Politics

Texas Now Has A Ban On Abortions As Early As Five Weeks. Anti-Abortion Groups Are Prepared To Enforce It

Unlike other abortion restrictions, the state is not enforcing this ban. Instead it is up to private citizens to sue.

A strict new abortion ban goes into effect in Texas on Sept. 1, 2021.

One of the most extreme abortion bans in the country is now law in Texas. As of today, women cannot get an abortion if a fetal heartbeat is detected, which happens as early as five or six weeks into a pregnancy.

Most states with similar bans have been stopped from enforcing them, but Texas' law has so far evaded a court block because it was written to be enforced by private citizens with the help of anti-abortion groups.

Sarah Wheat, a spokesperson for Planned Parenthood of Greater Texas, said new abortion restrictions are introduced "almost every year without exception." But she said Senate Bill 8, also known as the Texas Heartbeat Act, is a whole new level of restriction.

"This is different because the impact is unlike anything we have ever seen, and we are the first state to go this far with such an extreme ban," she said.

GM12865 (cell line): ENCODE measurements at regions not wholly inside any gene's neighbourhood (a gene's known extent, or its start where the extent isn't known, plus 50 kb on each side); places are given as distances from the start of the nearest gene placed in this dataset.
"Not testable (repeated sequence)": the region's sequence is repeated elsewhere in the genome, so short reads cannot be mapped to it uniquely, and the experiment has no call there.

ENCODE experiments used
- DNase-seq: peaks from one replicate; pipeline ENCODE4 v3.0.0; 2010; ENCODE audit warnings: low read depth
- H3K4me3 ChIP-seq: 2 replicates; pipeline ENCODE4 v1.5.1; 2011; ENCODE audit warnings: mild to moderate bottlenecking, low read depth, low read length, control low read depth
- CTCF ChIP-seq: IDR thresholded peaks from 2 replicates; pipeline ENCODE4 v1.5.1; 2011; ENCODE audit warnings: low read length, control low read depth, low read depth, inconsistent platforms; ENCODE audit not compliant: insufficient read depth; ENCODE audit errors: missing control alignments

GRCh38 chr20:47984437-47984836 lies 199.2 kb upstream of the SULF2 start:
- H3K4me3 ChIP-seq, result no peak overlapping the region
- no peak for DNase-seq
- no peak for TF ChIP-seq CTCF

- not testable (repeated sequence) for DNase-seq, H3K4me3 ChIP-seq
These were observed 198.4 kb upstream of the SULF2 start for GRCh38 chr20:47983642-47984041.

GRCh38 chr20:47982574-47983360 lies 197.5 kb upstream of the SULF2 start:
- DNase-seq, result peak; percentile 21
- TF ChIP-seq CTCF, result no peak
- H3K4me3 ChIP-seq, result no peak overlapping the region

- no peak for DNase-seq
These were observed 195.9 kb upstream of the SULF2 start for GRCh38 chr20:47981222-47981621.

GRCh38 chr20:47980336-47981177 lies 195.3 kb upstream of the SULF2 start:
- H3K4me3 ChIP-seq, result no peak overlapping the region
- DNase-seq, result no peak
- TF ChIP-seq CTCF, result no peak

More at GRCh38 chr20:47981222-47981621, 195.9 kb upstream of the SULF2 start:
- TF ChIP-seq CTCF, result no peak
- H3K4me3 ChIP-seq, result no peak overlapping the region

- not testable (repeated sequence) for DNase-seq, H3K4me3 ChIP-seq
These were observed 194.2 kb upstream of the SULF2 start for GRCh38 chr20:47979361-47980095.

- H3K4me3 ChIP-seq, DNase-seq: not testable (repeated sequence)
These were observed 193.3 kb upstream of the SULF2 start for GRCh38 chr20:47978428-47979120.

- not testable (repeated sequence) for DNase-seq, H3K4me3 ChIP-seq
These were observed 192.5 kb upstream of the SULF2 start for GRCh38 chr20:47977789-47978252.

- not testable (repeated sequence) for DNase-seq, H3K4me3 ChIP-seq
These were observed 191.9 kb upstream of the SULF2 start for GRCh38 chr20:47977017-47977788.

Abortion rights groups say a ban as early as five to six weeks into a pregnancy is essentially a full-on ban. That's because many women don't even realize they’re pregnant that early. By the time women have to comply with wait times and sonogram rules, Wheat said, very few people will be able to get the procedure at a clinic.

"We are all, unfortunately, expecting that approximately 85% of patients seeking abortions will not be able to access an abortion in a health center in Texas," she said. "They will be forced to travel out of state."

About a dozen states have been stopped from enforcing a ban this early in a pregnancy because it's unconstitutional. But Senate Bill 8 was written differently. Unlike with other abortion restrictions, it's not up to the state to enforce; instead, that’s left to private citizens.

John Seago, the legislative director for Texas Right to Life, said it was drafted this way explicitly to make it harder for abortion providers to block the law in court.

"That's part of the motivation," he said. "If we want this law to actually be enforced, then we have to turn to these other mechanisms."

SB 8 allows anyone, including people who don't live in Texas, to sue providers if they violate the law. They don’t need a connection to the patient or the person they are suing. People who get sued could be fined $10,000 or more.

Amy Hagstrom Miller, president and founder of Whole Woman's Health, said this legal workaround has real consequences.

"When it comes down to it, the same amount of people in Texas need to have access to safe abortion care," she said. "And what this does is this confuses people, it scares people, it intimidates and threatens providers, and it makes patients completely confused."

Hagstrom Miller said Whole Woman's Health and other clinics in the state are not going to offer abortions after six weeks, but there is really no way to shield all workers from the threat of a lawsuit.